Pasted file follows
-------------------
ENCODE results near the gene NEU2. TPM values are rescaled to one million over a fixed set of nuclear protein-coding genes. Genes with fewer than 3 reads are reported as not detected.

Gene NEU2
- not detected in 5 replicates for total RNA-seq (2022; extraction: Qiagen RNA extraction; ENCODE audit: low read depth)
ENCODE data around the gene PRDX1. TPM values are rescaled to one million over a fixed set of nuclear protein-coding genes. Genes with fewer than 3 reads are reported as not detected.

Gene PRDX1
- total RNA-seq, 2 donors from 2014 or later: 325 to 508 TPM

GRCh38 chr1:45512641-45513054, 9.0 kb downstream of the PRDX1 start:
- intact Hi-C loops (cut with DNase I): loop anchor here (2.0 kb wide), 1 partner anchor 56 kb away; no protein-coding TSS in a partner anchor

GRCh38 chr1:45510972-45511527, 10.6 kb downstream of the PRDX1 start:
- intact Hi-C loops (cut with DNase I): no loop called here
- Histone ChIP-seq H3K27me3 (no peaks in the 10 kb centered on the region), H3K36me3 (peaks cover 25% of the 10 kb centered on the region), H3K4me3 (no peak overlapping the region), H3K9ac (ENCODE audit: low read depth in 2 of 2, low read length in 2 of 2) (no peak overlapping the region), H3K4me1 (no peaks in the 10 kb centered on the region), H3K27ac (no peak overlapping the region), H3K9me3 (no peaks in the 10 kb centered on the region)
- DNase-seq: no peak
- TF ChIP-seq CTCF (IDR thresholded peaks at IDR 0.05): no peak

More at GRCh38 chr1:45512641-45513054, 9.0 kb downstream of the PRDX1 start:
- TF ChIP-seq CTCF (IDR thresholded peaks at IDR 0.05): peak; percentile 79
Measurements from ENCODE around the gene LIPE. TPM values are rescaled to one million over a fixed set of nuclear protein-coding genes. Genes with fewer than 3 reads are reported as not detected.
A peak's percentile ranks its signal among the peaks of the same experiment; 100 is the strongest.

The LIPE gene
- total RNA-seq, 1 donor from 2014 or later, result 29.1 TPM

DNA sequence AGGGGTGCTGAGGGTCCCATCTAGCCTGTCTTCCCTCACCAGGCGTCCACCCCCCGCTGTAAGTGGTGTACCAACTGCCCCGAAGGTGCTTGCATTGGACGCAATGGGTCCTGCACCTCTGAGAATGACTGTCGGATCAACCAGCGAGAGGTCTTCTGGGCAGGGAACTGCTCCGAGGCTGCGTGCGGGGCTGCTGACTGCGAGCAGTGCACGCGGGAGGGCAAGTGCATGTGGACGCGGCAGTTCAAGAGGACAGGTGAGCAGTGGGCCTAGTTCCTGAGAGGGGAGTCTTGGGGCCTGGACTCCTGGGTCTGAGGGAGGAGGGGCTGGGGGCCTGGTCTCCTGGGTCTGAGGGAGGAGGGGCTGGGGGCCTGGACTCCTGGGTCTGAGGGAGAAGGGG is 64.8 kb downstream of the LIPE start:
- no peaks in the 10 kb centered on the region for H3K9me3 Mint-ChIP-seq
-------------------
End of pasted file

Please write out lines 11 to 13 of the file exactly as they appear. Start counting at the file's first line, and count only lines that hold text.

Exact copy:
- Histone ChIP-seq H3K27me3 (no peaks in the 10 kb centered on the region), H3K36me3 (peaks cover 25% of the 10 kb centered on the region), H3K4me3 (no peak overlapping the region), H3K9ac (ENCODE audit: low read depth in 2 of 2, low read length in 2 of 2) (no peak overlapping the region), H3K4me1 (no peaks in the 10 kb centered on the region), H3K27ac (no peak overlapping the region), H3K9me3 (no peaks in the 10 kb centered on the region)
- DNase-seq: no peak
- TF ChIP-seq CTCF (IDR thresholded peaks at IDR 0.05): no peak